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24 July 2013
On June 19 2013 the Brussels local court ruled that a typhoon can be qualified as an extraordinary circumstance exonerating airlines from liability under EU Regulation 261/2004, which established common rules on compensation and assistance to passengers in the event of denied boarding and cancellation or long delay of flights.
Regulation 261/2004 is strictly applied and often incorrectly interpreted, making it practically impossible for air carriers to invoke extraordinary circumstances. Therefore, the detailed decision of the Brussels court is welcome as it marks a reasonable application of the regulation and stresses important principles of which the courts often lose sight.
The case involved the delay of a flight from Paris to Phnom Penh via Ho Chi Minh City. The delay was due to a typhoon approaching Ho Chi Minh City. A passenger claimed €600 in compensation for the late arrival at Phnom Penh.
Pursuant to the regulation, air carriers' obligations are limited or excluded in cases where an event has been caused by extraordinary circumstances that could not have been avoided even if all reasonable measures had been taken. Pursuant to Recital 14 of the regulation, extraordinary circumstances may occur in cases of political instability, meteorological conditions incompatible with the operation of the flight, security risks, unexpected flight safety shortcomings and strikes affecting the operation of an air carrier. However, the notion of 'extraordinary circumstances' is not defined in the regulation, implying that it is to be interpreted by national courts.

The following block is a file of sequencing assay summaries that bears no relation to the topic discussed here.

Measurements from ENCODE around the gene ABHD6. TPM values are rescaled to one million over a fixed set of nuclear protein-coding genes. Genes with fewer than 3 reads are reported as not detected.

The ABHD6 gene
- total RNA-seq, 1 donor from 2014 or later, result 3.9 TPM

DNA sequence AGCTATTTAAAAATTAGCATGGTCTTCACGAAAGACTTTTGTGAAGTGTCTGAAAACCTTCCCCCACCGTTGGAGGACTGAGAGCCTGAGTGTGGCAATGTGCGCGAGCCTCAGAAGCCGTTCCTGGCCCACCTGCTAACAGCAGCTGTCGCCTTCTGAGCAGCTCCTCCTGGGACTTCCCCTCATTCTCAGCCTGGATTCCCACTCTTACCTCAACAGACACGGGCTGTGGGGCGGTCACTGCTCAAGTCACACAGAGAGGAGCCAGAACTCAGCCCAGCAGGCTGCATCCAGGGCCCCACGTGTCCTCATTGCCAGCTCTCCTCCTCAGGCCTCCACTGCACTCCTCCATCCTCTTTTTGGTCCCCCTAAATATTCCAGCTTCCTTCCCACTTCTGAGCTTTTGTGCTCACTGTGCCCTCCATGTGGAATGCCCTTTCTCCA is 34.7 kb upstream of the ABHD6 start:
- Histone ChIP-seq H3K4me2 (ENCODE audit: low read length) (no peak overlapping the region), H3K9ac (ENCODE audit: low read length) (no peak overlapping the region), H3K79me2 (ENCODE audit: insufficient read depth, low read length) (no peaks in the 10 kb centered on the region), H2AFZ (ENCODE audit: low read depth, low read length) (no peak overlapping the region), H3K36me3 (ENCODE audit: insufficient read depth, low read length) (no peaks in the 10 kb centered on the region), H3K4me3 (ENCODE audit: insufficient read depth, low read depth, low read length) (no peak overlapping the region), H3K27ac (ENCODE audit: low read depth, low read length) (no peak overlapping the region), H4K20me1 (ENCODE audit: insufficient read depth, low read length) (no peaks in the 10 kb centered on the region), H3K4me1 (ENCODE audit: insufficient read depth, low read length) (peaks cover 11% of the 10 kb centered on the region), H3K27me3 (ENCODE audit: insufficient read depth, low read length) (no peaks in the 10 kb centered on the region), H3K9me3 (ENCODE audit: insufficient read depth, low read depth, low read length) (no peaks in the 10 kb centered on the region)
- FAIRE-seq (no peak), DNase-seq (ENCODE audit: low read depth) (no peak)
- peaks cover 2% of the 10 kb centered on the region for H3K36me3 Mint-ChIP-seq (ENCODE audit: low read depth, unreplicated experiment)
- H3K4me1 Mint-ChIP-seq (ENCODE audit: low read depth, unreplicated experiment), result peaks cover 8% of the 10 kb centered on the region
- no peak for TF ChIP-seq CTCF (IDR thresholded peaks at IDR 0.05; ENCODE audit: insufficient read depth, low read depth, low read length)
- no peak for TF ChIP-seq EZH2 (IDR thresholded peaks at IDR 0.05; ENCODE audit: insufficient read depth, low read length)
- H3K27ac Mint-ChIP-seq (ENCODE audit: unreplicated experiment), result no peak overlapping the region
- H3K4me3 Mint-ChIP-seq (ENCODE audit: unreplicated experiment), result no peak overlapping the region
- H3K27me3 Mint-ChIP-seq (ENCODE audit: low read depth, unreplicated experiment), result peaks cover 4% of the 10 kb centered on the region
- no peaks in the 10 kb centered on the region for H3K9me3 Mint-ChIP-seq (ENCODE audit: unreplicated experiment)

Claimants often challenge meteorological circumstances as constituting extraordinary circumstances as weather is predictable to some extent.
In its decision of June 19 2013, the Brussels court ruled that the air carrier had sufficiently and convincingly proved exonerating extraordinary circumstances consisting of a typhoon approaching Ho Chi Minh City and Phnom Penh at the scheduled arrival time, which prevented it from operating the flight as scheduled.
The court cited the air carrier's arguments regarding:
In addition, the court referred to several Dutch and French court rulings pursuant to which bad weather conditions, such as storms, were qualified as extraordinary circumstances exonerating airlines from compensating passengers for delay or cancellation.
As a consequence, the air carrier could not be held liable under the regulation and the court rejected the passenger's claim.
Notwithstanding the generally strict and even incorrect application of Regulation 261/2004, the decision of the Brussels local court marks a rational and logical interpretation of the notion of 'extraordinary circumstances' under the regulation.
The decision is in line with the recent European Court of Justice ruling in McDonagh v Ryanair (Case C-12/11, January 31 2013), in which the eruption of the Icelandic volcano was deemed to be an extraordinary circumstance exonerating airlines from compensating passengers, pursuant to the regulation.
The European Commission proposal to amend the regulation (COM(2013) 130 final, March 13 2013) contains a non-exhaustive list of events that shall be qualified as extraordinary circumstances, including "meteorological conditions incompatible with flight safety".
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Pierre D Frühling